|Canto 6: Prescribed Duties for Mankind||Chapter 11: The Transcendental Qualities of Vṛtrāsura|
Bhaktivedanta VedaBase: Śrīmad Bhāgavatam 6.11.12
na sanna-vāhāya viṣaṇṇa-cetase
prāyuńkta bhūyaḥ sa gadāḿ mahātmā
na — not; sanna — fatigued; vāhāya — upon him whose carrier; viṣaṇṇa-cetase — morose in the core of his heart; prāyuńkta — used; bhūyaḥ — again; saḥ — he (Vṛtrāsura); gadām — the club; mahā-ātmā — the great soul (who refrained from striking Indra with the club when he saw Indra morose and aggrieved); indraḥ — Indra; amṛta-syandi-kara — of his hand, which produces nectar; abhimarśa — by the touch; vīta — was relieved; vyatha — from pains; kṣata — and cuts; vāhaḥ — whose carrier elephant; avatasthe — stood there.
When he saw Indra's carrier elephant thus fatigued and injured and when he saw Indra morose because his carrier had been harmed in that way, the great soul Vṛtrāsura, following religious principles, refrained from again striking Indra with the club. Taking this opportunity, Indra touched the elephant with his nectar-producing hand, thus relieving the animal's pain and curing its injuries. Then the elephant and Indra both stood silently.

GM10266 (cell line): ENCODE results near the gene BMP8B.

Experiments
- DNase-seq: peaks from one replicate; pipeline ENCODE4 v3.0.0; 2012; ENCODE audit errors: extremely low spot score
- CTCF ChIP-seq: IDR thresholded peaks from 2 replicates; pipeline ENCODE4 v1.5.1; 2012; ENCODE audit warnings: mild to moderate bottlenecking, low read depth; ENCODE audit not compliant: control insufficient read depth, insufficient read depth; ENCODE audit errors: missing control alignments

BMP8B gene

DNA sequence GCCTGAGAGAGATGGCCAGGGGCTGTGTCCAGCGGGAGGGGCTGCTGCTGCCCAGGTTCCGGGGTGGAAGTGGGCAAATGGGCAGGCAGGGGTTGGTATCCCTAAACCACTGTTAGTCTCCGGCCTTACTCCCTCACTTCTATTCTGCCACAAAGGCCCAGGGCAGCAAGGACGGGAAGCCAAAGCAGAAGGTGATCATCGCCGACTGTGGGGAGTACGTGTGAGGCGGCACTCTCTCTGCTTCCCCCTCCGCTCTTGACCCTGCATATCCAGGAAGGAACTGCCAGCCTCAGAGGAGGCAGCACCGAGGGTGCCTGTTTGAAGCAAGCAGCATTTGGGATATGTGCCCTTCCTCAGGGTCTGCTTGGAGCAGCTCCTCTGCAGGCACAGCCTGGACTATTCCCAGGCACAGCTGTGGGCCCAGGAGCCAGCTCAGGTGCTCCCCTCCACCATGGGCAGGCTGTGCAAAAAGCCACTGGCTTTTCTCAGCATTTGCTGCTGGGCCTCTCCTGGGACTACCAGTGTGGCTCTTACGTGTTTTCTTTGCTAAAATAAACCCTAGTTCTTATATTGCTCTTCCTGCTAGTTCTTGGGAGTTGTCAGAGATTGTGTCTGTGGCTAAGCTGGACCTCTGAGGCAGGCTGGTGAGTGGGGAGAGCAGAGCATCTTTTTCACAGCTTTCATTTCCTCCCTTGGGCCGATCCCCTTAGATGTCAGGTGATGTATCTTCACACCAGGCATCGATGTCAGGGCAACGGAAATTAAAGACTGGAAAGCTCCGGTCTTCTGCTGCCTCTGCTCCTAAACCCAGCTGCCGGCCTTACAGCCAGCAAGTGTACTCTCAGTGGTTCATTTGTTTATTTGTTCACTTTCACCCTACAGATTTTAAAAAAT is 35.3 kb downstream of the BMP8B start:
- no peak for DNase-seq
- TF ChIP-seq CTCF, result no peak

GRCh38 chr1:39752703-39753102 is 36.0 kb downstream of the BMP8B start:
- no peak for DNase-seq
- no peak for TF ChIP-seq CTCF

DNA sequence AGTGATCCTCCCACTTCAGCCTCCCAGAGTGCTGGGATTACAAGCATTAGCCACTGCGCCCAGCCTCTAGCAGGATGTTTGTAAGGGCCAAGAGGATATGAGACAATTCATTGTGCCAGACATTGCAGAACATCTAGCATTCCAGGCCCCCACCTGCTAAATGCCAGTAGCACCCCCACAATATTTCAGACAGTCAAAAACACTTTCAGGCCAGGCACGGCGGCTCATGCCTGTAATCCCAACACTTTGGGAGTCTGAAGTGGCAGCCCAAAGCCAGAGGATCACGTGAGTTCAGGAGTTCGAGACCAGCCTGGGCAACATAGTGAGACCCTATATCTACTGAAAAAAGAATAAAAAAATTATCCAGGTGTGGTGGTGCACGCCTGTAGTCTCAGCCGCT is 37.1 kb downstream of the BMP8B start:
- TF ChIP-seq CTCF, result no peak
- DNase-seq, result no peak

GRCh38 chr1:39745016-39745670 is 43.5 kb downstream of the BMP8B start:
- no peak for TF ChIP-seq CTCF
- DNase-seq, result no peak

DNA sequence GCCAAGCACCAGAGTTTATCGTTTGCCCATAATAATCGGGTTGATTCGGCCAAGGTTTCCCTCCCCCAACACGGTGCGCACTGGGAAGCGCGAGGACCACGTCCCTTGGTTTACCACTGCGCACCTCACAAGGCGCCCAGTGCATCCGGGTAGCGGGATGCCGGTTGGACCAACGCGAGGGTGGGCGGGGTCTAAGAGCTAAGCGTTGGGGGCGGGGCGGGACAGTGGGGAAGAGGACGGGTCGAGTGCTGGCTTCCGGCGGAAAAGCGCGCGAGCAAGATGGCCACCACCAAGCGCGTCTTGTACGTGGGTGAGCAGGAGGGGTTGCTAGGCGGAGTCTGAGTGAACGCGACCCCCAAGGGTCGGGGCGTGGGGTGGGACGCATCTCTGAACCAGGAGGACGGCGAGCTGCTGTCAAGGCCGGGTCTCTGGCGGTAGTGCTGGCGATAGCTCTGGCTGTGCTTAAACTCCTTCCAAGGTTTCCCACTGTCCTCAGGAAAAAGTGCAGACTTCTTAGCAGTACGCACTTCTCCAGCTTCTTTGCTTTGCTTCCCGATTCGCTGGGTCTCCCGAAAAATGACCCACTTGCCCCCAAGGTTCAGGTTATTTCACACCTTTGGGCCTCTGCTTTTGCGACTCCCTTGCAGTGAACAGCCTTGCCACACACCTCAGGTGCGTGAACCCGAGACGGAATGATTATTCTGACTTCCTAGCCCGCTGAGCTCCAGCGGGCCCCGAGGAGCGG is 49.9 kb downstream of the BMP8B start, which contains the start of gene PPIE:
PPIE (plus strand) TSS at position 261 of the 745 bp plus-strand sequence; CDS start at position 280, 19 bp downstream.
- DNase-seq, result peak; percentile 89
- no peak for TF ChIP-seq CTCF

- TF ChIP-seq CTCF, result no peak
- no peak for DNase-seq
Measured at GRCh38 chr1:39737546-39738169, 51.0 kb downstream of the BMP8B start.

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His Divine Grace A. C. Bhaktivedanta Swami Prabhupāda, Founder Ācārya of the International Society for Krishna Consciousness